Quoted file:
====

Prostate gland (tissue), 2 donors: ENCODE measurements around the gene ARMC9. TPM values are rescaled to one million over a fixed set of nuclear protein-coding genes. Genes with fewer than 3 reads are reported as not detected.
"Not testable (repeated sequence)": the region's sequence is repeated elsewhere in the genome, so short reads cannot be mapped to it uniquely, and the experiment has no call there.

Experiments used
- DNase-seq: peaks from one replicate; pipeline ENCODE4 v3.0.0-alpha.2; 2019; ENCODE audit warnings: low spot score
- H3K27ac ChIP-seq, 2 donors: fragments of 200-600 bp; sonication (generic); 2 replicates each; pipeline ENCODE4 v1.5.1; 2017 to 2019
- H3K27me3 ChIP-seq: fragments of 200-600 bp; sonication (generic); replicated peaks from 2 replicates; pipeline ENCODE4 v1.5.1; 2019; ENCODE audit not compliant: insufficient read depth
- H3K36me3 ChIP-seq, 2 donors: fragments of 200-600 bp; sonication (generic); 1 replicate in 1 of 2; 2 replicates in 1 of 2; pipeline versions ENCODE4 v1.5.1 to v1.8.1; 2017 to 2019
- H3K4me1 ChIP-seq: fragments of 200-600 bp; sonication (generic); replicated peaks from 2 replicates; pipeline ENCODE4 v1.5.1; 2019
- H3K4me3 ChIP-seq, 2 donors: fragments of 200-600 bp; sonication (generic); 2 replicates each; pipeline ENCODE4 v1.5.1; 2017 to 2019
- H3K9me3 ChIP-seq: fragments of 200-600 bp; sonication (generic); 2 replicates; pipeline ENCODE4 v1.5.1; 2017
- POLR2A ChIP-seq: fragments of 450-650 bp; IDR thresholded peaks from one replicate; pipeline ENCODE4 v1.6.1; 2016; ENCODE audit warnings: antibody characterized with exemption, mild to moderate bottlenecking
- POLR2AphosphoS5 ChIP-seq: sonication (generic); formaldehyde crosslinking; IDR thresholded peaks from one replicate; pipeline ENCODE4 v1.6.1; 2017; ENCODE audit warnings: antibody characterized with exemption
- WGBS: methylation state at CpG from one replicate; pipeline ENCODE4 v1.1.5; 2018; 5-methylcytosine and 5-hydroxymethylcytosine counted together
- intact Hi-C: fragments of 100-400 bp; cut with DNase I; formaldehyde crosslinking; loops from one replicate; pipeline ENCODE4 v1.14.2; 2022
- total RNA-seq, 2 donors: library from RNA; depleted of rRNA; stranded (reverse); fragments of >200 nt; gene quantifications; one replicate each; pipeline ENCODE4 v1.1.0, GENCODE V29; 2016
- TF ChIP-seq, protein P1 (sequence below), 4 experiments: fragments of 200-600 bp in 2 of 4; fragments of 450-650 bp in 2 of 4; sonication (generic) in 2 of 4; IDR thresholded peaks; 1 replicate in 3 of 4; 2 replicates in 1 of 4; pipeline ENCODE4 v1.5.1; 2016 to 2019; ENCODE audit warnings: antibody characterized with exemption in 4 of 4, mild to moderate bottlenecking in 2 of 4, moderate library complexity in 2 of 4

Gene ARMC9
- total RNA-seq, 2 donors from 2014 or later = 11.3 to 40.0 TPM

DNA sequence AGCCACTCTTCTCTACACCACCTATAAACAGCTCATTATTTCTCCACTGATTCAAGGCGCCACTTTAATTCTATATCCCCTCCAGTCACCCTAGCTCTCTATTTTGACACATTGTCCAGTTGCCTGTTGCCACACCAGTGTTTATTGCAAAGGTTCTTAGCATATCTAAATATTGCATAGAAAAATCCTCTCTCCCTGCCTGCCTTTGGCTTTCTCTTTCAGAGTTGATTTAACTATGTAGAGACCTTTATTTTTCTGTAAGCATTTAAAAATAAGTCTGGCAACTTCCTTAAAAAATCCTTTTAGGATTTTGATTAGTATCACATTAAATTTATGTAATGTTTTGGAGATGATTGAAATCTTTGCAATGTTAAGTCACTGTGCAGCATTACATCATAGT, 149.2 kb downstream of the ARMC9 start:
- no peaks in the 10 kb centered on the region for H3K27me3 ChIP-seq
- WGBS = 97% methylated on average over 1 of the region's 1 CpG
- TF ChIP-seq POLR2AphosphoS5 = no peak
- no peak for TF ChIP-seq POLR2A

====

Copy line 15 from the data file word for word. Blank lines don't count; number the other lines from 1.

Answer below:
- total RNA-seq, 2 donors: library from RNA; depleted of rRNA; stranded (reverse); fragments of >200 nt; gene quantifications; one replicate each; pipeline ENCODE4 v1.1.0, GENCODE V29; 2016